q&a with teen expert brooke miller
Continue the conversation after the "Teens in Danger" episode when Ricki's guest, Psychotherapist Brooke Miller stops by TheRickiLakeShow.com to respond to your comments and questions throughout the day.
Miller addresses the most commonly asked questions from parents and teens. Post your questions in the comment section below.
Raising a teenager takes the saying, ‘there’s never a dull moment’, to a whole new level. Teens are in the in-between of it all. They are trying to figure themselves out and get comfortable in their skin by feeling out their environment and trying every emotion (and pair of jeans) on for size. As their parent it’s your job to be caught right in the middle of it all while staying cool, giving your teen freedom to explore and simultaneously keeping them safe and yourself sane. HA! No problem, right?! If you’re confused about how to manage your teen, congratulations, you’re exactly where you’re supposed to be! Here are answers to a few tough questions that might help you along the way…
My teen asked me if I ever smoked pot or drank alcohol when I was a teen. Should I lie or tell him the truth?
Teens ask adults questions about their past in order to help them learn about themselves. They are looking for common stories, ways to relate-- I call them “me too moments”.There is something about the moment when a parent humanizes themselves by sharing truthful experiences…it gives teens permission to be human too. So use this question as an opportunity to connect, share, and educate, helping your teen to develop their identity along the way.
If you don’t have any history of drinking or doing drugs of any kind, share that truth with your teen and tell them why- what led you to that decision and how were you able to continue that lifestyle in our modern society, filled with peer pressure.On the other hand, if you did do drugs or drink, share that truth, (no need to tell them the details of that one night…) and share what you learned and how you felt. Make sure to include some moments when you felt uncomfortable, unsafe, or pressured, and how you handled it.
The point is to be honest while always focusing on the themes in which you feel your child might relate,like peer pressure, making decisions, getting in trouble, wanting to ‘get away from it all’ and school pressure. Your teen will be reminded that you, contrary to their current opinion, actually have been through things that are similar to what they are going through. There’s nothing better or more effective than a little “me too moment” between teens and parents.
Should I support my teen daughter in getting on the birth control pill?
I’m a huge supporter of the pill (and of giving teen condoms). The fact is, sex-- having it, thinking about it, hearing about it, talking about it, considering it, watching it on TV, etc., is happening in teens lives whether you like it or not.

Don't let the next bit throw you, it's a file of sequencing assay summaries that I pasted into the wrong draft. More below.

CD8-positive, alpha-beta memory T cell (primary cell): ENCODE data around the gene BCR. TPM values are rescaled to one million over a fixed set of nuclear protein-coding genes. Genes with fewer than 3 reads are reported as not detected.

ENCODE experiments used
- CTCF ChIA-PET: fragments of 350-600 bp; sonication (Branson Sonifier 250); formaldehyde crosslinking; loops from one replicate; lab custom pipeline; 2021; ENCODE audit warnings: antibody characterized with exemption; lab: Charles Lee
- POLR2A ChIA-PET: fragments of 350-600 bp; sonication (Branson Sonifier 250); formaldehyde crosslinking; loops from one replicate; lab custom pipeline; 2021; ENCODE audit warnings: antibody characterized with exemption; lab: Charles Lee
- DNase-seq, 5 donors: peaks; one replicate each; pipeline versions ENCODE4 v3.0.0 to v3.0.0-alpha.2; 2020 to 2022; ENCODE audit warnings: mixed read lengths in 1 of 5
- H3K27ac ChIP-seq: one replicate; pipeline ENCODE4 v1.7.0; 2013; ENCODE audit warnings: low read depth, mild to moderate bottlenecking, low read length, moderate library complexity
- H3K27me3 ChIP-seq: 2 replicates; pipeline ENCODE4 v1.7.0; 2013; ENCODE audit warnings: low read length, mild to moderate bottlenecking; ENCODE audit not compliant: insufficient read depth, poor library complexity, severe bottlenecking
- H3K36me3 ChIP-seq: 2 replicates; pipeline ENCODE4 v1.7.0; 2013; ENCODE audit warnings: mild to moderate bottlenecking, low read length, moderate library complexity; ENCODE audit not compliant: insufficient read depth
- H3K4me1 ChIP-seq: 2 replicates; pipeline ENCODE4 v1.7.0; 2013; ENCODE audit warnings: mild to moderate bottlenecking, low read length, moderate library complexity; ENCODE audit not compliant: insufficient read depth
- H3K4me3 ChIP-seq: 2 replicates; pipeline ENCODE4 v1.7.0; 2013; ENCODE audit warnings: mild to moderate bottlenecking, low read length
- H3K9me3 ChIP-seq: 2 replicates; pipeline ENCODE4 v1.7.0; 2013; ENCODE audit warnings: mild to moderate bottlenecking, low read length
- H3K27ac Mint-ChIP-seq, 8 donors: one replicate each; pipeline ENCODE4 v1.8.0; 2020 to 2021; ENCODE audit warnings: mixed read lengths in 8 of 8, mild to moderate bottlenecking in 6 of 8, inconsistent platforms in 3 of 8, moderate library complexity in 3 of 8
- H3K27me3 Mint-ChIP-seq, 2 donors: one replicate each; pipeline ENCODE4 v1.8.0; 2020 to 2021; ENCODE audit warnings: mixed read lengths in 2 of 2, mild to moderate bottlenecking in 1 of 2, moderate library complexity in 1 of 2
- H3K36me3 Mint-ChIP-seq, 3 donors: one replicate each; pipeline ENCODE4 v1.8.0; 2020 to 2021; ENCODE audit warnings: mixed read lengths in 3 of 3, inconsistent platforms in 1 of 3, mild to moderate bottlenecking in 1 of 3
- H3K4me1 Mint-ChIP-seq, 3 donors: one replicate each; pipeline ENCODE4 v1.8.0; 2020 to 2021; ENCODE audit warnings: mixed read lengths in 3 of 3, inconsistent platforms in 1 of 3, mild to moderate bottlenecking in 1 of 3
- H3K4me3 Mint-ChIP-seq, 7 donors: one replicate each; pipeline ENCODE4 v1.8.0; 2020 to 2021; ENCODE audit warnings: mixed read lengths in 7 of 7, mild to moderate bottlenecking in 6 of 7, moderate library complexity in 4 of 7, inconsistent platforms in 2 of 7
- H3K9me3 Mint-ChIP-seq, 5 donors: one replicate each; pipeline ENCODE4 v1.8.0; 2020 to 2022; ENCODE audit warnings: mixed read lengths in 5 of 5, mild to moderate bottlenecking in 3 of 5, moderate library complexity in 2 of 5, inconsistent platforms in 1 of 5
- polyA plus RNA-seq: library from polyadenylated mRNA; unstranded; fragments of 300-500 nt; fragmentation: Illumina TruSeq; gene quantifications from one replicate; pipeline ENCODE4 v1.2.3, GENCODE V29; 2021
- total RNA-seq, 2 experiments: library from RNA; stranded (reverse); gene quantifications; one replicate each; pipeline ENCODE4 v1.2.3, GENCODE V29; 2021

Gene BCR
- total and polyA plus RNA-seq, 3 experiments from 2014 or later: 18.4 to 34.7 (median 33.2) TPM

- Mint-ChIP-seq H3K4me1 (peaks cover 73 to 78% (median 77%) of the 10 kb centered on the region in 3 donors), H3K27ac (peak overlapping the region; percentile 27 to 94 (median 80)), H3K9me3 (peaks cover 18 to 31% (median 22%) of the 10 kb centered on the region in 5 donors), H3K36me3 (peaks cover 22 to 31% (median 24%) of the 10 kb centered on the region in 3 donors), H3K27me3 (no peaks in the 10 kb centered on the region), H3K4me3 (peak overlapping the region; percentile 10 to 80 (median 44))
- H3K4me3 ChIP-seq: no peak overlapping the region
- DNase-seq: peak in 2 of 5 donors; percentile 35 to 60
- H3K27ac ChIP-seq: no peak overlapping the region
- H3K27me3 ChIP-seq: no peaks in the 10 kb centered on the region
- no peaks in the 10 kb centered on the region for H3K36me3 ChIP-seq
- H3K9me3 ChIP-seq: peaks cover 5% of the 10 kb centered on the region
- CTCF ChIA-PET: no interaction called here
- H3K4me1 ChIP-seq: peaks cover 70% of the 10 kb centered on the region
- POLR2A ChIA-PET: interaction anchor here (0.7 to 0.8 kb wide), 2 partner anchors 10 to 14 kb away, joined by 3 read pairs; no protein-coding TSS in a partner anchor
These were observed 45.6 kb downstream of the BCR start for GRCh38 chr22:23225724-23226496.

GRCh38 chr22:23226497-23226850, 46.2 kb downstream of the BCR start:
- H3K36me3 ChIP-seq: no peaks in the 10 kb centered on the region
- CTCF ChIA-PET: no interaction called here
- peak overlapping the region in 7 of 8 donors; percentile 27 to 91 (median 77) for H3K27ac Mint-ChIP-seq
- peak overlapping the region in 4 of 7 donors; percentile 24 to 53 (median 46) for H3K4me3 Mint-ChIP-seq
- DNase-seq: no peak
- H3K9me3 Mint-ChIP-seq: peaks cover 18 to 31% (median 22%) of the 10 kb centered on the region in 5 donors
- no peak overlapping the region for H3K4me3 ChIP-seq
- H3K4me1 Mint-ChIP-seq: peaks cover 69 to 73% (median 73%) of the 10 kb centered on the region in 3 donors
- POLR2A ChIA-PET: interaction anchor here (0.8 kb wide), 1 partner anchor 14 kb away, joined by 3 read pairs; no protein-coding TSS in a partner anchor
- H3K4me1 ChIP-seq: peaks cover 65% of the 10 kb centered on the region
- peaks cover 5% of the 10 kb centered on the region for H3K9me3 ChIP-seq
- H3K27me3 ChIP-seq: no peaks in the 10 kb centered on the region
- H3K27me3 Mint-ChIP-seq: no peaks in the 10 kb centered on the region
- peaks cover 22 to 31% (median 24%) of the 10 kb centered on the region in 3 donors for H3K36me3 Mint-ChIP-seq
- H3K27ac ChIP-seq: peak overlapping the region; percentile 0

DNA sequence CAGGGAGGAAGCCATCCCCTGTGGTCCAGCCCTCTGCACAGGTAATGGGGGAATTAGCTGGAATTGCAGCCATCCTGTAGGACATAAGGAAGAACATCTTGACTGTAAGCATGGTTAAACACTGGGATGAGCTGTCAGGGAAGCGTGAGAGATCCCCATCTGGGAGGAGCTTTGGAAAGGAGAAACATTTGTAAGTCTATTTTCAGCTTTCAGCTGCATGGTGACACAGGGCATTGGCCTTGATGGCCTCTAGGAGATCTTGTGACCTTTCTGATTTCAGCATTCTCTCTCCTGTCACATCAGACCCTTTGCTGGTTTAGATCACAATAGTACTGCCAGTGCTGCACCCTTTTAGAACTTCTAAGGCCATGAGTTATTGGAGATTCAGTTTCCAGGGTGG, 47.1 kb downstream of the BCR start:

And in the land of good parenting, the goal is to talk about things that are real, rather than avoid them because you feel like you’re going to be sick at the thought of what your teen might be doing. Whether or not your teen comes to you and asks for the pill, you go to her and she rolls her eyes so hard you’re certain they’re going to pop out of her head, or somewhere in –between, the consideration of birth control (pills/condoms) is the perfect start of a very important conversation, opportunity for education, and chance to connect with your teen and learn more about their inner-world. Approaching your teen or responding to their approach about birth control can build trust between you and strengthen (or create) your connection, so make sure to take a breath and proceed without judgment and with an open heart. Listen more than you talk, ask questions, and remember that teens are itching for honesty and information. Remember, successful parents communicate about things rather than shoving them under the rug.
How do I make sure my teen doesn’t succumb to peer pressure?
Welcome to the holy grail of parenting a teen. The most important thing to remember is that when your teen succumbs to peer pressure, it doesn’t mean you’ve done anything wrong as a parent, it means you have a teenager who is exactly on point in their development.Healthy teens less likely to succumb to dangerous peer pressure are both confident in themselves while curious about others, and can seek support when they need or want it. The only way for them to find that sweet spot is to have parents who support them in getting there. Give your teen positive feedback, allow them to share their feelings and experiences without your judgment, provide outlets to express themselves and ask them what it is about those outlets that they enjoy (art, dance, sports, etc.,). Teach them about the importance of listening to others, accepting others, and including others by being a parent who listens, accepts, and includes. Peer pressure is an opportunity for teens to feel accepted and validated by others.
If you make sure that your teen accepts and validates them self, they will be one gigantic step ahead.